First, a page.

Awards and nominations
|2010||Primetime Emmy Award||Outstanding Short-format Animated Program||For "My Two Favorite People"||Nominated|
|2011||Annie Award||Best Animated Television Production for Children||Adventure Time||Nominated|
|2011||Primetime Emmy Award||Outstanding Short-format Animated Program||For "It Came From the Nightosphere"||Nominated|
|2012||Annie Award||Best Animated Special Production||For "Thank You"||Nominated|
|2012||Annie Award||Best Storyboarding in a Television Production||Rebecca Sugar||Nominated|
|2012||Critics' Choice Television Awards||Best Animated Series||Adventure Time||Nominated|
|2012||Primetime Emmy Award||Outstanding Short-format Animated Program||For "Too Young"||Nominated|
|2013||Annie Award||Best Animated Television Production For Children||For "Princess Cookie"||Nominated|
|2013||Annie Award||Design in an Animated Television/Broadcast Production||For "The Hard Easy"||Nominated|
|2013||Annie Award||Storyboarding in an Animated Television/Broadcast Production||For "Lady & Peebles" and "Goliad"||Nominated|
|2013||Sundance Film Festival||Animated Short Film||For "Thank You"||Nominated|
|2013||Golden Reel Awards||Sound Effects, Foley, Dialogue, and ADR Animation In Television||For "Card Wars"||Won|
|2013||Annecy International Animated Film Festival||TV Series||For "Princess Cookie"||Pending|
|2013||Critics' Choice Television Awards||Best Animated Series||Adventure Time||Pending|
On November 19, 2011, KaBOOM! Studios announced plans for an Adventure Time comic book series written by independent web comic creator Ryan North, noted for penning the series Dinosaur Comics. The series launched February 8, 2012, with art by Shelli Paroline and Braden Lamb.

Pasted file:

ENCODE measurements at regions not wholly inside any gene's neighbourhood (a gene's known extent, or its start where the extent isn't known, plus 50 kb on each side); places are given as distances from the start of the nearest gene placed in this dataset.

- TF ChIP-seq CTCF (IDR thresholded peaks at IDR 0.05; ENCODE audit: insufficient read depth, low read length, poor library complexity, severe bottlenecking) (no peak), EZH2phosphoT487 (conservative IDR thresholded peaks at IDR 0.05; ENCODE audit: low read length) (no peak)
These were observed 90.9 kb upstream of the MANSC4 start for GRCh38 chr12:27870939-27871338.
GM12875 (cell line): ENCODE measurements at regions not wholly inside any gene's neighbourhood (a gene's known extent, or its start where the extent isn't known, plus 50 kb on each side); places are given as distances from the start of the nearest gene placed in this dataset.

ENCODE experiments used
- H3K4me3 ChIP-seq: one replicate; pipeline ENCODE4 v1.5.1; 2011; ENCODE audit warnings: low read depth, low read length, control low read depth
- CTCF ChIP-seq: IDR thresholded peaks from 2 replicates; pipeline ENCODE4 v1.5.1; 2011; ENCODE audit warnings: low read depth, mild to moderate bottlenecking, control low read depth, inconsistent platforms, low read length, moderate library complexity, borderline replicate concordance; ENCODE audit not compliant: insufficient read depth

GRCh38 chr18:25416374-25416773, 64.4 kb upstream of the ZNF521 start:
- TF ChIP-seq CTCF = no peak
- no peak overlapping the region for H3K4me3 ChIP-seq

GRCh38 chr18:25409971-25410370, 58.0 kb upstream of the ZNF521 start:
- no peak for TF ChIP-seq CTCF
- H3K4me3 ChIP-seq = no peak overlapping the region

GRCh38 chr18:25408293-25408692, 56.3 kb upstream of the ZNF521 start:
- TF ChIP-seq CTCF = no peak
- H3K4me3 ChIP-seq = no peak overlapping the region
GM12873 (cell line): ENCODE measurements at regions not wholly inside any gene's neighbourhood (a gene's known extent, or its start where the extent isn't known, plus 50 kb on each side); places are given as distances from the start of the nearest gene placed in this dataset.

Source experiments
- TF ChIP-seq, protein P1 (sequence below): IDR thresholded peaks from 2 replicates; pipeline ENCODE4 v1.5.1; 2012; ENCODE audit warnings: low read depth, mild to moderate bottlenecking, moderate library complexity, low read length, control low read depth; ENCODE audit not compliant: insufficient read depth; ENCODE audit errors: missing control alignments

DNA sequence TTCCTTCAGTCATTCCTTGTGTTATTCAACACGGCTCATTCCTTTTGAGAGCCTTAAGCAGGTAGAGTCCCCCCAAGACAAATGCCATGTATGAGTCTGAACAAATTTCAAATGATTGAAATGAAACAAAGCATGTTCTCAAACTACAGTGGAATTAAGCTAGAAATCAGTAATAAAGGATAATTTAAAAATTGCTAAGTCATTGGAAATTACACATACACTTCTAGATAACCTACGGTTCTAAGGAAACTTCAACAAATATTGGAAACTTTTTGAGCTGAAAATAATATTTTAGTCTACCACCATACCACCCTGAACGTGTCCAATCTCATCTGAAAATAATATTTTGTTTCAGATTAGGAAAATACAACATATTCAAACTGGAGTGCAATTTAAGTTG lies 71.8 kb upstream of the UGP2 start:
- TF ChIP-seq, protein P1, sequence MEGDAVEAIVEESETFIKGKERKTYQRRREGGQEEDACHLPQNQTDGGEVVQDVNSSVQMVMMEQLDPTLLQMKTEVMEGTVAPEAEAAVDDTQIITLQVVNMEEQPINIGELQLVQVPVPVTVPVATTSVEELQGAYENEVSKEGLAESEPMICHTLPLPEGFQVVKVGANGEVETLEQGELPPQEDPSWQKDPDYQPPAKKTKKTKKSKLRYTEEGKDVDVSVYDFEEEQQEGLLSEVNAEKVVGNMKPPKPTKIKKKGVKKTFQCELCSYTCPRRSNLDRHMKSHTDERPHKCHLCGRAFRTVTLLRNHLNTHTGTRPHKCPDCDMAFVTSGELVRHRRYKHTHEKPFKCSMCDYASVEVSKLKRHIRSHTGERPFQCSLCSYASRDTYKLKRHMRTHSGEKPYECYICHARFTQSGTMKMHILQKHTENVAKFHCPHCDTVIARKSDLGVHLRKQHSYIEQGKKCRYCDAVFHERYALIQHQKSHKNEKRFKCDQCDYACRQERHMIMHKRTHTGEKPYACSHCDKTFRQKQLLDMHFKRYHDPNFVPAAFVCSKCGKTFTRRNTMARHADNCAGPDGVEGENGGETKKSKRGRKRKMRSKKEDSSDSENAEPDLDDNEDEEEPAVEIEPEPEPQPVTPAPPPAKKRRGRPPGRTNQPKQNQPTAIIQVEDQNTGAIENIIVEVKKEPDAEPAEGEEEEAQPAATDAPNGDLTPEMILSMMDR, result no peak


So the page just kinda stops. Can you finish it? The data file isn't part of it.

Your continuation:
After the success of the initial ongoing comic book line, several spin-off miniseries were launched. In April 2012, a six-issue miniseries written by Meredith Gran—who had created the series Octopus Pie—was announced; entitled Adventure Time: Marceline and the Scream Queens, it launched in July 2012 and features the characters of Marceline and Princess Bubblegum touring the Land of Ooo as a part of Marceline's rock band, the titular Scream Queens. Another six-issue miniseries, Adventure Time with Fionna & Cake was launched in January 2013. This series, drawn by Adventure Time series character designer and storyboard revisionist Natasha Allegri, follows the gender-bent characters of Fionna the Human and Cake the Cat.
A single 160 page graphic novel titled Adventure Time: Playing with Fire, written by Danielle Corsetto and illustrated by Zack Sterling will focus on Flame Princess, and it will follow her on "her very first adventure" with Finn and Jake. It will be released in April 2013.
A video game based on the series was initially announced by Pendleton Ward on his Twitter account. The game, titled Adventure Time: Hey Ice King! Why'd You Steal Our Garbage?!, was developed by WayForward Technologies for Nintendo DS, and Nintendo 3DS and was released by D3 Publisher on November 20, 2012. Various video games have been released on the iOS App Store, including: the game Legends of Ooo: The Big Hollow Princess, Fionna Fights based on the fifth season gender-swapped episode "Bad Little Boy", Jumping Finn Turbo, and Adventure Time: Rock Bandits.